Sparky’s Roadside Barbecue
Sparky’s Roadside Barbecue scores 2.5 stars for smokin Downtown eats
Sparky’s Roadside Barbecue
204 NE First St, Miami
Hours: 11am-9pm Monday-Friday, noon-9pm Saturday-Sunday
Prices: Starters $4.95-$6, sandwiches $8.25-$8.75, entrees $9.75-$22.25, microbrew beers $3.50-$11.50
Miami has never been much of a barbecue town, but someone forgot to tell Hans Seitz and Kevin Kehoe, two New York transplants who opened Sparky’s Roadside Barbecue last year. With its painted green tables, concrete floor and coffeehouse vibe, Sparky’s feels more like a spot you’d stumble upon in Austin, Texas, than downtown Miami. But there it is amid the electronics stores and Cuban lunch counters, pumping out live music at night and offering tasty craft beers and a superb smoked beef brisket sandwich.
Kehoe and Seitz have been involved in Miami’s food scene since the 1980s, when they worked together in the kitchen at Who’s in the Grove inside the Mayfair. Michael Moran, now a Florida International University chef-instructor, was the executive chef, and “Sparky” was the nickname they all used for each other. Kehoe caught the barbecue bug 10 years ago after helping grill guru Steven Raichlen with a party at his Coconut Grove home. He and Seitz began experimenting, and their barbecue adventure led them to Kansas City, where they purchased their Hummer-sized commercial smoker. The two aren’t just broadening downtown Miami’s palate; they’re livening up the nightlife with live jazz, rock and rockabilly three to four nights a week.
Ambience: The gritty exterior opens into a super-casual, 50-seat space with beer ads and art from six-pack cartons stapled to the walls. Two picnic tables line one side, and big chalkboards at each end tout rotating American craft beer specials, among them Left Hand Milk Stout from Colorado and silky Maduro Brown Ale from Tampa’s Cigar City Brewing. Laid-back waitresses are quick to fill sweet-tea glasses and awkward silences.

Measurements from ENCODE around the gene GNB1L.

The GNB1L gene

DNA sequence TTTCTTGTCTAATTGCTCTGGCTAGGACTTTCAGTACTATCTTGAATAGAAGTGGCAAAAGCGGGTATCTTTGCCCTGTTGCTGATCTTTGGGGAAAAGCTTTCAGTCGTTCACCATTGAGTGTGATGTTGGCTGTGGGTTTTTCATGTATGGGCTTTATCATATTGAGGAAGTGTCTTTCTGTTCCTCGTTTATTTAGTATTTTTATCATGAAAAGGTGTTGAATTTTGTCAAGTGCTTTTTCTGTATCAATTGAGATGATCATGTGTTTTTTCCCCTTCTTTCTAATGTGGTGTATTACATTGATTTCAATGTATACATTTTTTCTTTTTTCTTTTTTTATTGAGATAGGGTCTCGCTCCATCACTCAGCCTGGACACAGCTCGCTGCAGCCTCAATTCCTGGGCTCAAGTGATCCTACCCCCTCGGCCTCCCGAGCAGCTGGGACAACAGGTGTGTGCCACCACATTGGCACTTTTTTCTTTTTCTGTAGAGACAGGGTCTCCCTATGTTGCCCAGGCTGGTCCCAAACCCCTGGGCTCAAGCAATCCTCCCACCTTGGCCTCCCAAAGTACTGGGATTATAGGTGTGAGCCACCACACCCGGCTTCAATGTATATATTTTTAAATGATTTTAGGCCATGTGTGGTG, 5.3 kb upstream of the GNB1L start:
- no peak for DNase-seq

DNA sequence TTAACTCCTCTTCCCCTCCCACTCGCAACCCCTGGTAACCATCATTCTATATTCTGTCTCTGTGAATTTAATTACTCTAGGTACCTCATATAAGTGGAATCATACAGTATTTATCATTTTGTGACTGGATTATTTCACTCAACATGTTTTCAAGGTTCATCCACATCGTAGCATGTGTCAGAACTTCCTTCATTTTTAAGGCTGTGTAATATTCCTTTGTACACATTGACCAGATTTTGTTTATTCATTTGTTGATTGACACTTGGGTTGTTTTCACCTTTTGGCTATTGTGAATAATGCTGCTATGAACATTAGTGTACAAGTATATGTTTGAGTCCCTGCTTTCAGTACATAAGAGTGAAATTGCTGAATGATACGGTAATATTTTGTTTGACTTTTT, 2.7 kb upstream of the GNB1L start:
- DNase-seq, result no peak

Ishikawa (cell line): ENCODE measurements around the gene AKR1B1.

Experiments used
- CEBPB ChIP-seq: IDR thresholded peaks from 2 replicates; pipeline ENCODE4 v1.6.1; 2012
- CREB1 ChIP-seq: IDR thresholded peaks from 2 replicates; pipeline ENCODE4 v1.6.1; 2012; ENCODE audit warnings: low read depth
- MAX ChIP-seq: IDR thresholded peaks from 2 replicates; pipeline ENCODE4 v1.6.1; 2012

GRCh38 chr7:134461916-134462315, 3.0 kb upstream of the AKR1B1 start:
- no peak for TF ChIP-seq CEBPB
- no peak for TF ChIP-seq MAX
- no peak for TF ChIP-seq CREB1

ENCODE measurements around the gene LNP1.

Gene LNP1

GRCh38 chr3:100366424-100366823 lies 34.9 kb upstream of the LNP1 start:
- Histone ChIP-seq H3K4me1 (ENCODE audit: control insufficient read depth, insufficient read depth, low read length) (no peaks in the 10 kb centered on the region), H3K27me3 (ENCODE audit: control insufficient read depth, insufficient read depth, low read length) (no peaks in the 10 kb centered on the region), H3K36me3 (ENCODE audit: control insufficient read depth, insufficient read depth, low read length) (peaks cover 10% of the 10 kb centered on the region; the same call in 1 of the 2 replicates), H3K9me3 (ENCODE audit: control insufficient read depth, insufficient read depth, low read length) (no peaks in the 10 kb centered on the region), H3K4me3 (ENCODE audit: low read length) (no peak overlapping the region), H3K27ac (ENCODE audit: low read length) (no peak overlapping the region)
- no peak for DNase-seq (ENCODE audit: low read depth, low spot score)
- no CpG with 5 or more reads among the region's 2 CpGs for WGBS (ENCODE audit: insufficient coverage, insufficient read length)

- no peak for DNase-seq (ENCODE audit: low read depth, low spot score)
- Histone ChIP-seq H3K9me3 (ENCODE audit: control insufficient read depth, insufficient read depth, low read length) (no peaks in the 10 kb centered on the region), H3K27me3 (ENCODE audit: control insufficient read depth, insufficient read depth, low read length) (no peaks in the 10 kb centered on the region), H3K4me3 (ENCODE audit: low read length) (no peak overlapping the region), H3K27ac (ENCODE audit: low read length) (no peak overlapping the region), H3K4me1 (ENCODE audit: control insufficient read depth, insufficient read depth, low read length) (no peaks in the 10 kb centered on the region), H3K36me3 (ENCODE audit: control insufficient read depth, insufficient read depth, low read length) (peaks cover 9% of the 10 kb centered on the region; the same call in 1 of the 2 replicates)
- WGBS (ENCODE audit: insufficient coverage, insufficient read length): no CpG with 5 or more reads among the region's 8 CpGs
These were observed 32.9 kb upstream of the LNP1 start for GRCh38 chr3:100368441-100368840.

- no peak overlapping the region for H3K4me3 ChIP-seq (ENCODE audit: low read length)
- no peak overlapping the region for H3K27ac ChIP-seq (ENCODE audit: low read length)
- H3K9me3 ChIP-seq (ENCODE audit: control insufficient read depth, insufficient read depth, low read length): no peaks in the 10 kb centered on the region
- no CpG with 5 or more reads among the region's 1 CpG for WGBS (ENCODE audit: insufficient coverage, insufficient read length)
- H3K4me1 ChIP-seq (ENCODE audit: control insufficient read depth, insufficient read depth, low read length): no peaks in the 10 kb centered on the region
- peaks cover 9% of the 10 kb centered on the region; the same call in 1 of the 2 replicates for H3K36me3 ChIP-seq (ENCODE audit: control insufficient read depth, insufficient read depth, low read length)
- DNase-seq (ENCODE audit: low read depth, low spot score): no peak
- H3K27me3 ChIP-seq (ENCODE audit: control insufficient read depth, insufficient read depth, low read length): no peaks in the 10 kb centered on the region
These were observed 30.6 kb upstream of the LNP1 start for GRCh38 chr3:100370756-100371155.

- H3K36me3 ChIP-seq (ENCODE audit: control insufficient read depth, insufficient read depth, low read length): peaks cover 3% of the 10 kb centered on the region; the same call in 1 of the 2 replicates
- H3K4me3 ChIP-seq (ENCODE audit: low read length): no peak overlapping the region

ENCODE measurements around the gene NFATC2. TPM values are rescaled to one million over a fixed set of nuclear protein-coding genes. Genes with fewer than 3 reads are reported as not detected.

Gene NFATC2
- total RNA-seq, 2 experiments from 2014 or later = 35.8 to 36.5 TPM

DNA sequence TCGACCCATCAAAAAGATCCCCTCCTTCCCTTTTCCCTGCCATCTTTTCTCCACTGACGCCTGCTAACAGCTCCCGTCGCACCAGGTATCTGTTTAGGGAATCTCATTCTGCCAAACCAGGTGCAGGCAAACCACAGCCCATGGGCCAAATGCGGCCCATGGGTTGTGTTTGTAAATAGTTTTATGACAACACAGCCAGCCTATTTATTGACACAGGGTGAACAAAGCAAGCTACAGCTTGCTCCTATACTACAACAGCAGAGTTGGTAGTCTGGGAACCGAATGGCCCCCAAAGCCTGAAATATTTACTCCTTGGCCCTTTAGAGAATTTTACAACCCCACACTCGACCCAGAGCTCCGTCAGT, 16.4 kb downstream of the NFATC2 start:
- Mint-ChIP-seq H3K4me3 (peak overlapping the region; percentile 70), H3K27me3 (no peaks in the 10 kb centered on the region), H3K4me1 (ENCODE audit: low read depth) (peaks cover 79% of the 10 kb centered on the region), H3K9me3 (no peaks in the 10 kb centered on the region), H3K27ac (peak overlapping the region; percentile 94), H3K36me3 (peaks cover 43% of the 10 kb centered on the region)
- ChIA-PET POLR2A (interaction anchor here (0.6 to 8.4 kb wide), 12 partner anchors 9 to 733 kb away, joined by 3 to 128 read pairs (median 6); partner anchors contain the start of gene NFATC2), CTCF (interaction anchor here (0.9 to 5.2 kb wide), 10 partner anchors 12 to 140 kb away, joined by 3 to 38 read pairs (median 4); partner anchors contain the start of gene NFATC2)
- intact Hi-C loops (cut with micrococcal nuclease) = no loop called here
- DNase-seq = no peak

- Delicious, decadent fried pickles, covered in a crispy cornmeal crust and served with ranch dip
- Smoked chicken wings packed with smoldering flavor
- Cripsy & flaky fried catfish fingers wrapped in a cornmeal batter and served with a creamy tartar sauce.
- Baked beans, sweetened by brown sugar and warmed by cumin and house-smoked bacon
- Moist and tender beef brisket benefitting from the charred sweetness imparted by the smoker
- A tableside choice of sauces in squirt bottles - a thick and smoky house version; a thin, Carolina-style apple cider and vinegar; a sweet hoisin with ginger and lemongrass; a sweet-and-spicy guava habanero, and a scalding “hot lava” with roasted poblano peppers, jalapeños and habaneros that’s accompanied by effusive warnings
- Refreshing creamy banana pudding
What Didn't Work
- Dry, bland hush puppies
- Nondescript fries and coleslaw
- An underlying sameness to the overpowering smokiness of the dishes - Sparky’s hazy, dry quality may be an acquired taste
- 20 years in, Italian restaurant Spiga stays true to form in South Beach
- Review: Four stars for exceptional Alter in Wynwood
- Review: Tom Colicchio's Beachcraft shows potential in Miami Beach
- Review: Mezzes dominate but don't dazzle at Cleo in South Beach
- Review: Fornaro's Italian food by way of Brazil is hearty but not subtle
- Review: The queen retains her crown with new Cena by Michy
- Review: Fooq's takes the edge off in downtown Miami
- Review: Piripi in Coral Gables wobbles on its road to tipsiness
- Review: Stick with sushi and small plates at Soho Bay in South Beach
- Memorable views, mostly forgettable food at Fresh American Bistro